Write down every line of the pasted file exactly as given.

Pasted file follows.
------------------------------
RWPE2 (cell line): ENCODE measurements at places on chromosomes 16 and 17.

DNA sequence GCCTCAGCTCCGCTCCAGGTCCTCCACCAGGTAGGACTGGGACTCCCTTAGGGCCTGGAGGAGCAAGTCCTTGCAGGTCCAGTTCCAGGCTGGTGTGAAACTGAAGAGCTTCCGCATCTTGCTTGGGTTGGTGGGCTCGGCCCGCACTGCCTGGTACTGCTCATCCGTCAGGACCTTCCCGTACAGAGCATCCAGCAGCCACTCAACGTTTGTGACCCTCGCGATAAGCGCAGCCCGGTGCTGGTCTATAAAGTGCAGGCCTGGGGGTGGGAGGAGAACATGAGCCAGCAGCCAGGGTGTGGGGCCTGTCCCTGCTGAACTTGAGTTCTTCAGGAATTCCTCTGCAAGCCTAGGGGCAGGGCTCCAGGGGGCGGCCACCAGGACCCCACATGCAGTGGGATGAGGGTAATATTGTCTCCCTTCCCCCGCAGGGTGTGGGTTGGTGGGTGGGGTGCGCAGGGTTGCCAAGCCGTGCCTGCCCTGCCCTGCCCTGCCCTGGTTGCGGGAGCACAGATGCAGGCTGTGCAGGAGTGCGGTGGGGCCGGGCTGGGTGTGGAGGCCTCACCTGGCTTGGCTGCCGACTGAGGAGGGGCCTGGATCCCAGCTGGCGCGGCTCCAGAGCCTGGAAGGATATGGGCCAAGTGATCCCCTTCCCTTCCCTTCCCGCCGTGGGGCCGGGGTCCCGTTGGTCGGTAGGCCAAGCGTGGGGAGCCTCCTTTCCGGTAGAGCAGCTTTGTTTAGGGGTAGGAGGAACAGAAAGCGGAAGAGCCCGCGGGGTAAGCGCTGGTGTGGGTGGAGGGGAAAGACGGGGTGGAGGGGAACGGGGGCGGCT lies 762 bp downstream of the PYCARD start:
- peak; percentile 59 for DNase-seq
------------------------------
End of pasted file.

RWPE2 (cell line): ENCODE measurements at places on chromosomes 16 and 17.

DNA sequence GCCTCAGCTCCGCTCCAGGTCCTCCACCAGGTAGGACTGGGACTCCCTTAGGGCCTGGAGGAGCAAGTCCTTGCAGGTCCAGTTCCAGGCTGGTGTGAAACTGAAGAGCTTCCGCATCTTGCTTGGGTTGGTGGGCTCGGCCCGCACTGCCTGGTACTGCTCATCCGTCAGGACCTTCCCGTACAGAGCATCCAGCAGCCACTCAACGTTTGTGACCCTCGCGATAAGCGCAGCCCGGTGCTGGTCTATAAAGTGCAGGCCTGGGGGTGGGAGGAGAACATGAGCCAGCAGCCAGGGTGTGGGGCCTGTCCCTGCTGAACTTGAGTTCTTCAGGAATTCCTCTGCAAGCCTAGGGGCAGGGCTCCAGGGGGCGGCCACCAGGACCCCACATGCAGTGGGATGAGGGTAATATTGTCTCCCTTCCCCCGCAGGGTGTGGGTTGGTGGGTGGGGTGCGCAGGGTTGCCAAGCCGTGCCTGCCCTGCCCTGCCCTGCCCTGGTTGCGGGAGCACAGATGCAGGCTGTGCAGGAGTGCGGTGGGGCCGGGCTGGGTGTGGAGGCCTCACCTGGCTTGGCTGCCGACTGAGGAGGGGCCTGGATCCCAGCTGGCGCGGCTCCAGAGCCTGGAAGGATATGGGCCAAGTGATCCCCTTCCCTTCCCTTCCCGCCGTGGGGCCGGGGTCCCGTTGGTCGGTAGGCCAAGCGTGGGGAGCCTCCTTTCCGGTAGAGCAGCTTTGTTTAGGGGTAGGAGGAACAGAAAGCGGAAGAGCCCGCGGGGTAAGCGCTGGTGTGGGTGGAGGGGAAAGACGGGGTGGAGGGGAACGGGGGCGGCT lies 762 bp downstream of the PYCARD start:
- peak; percentile 59 for DNase-seq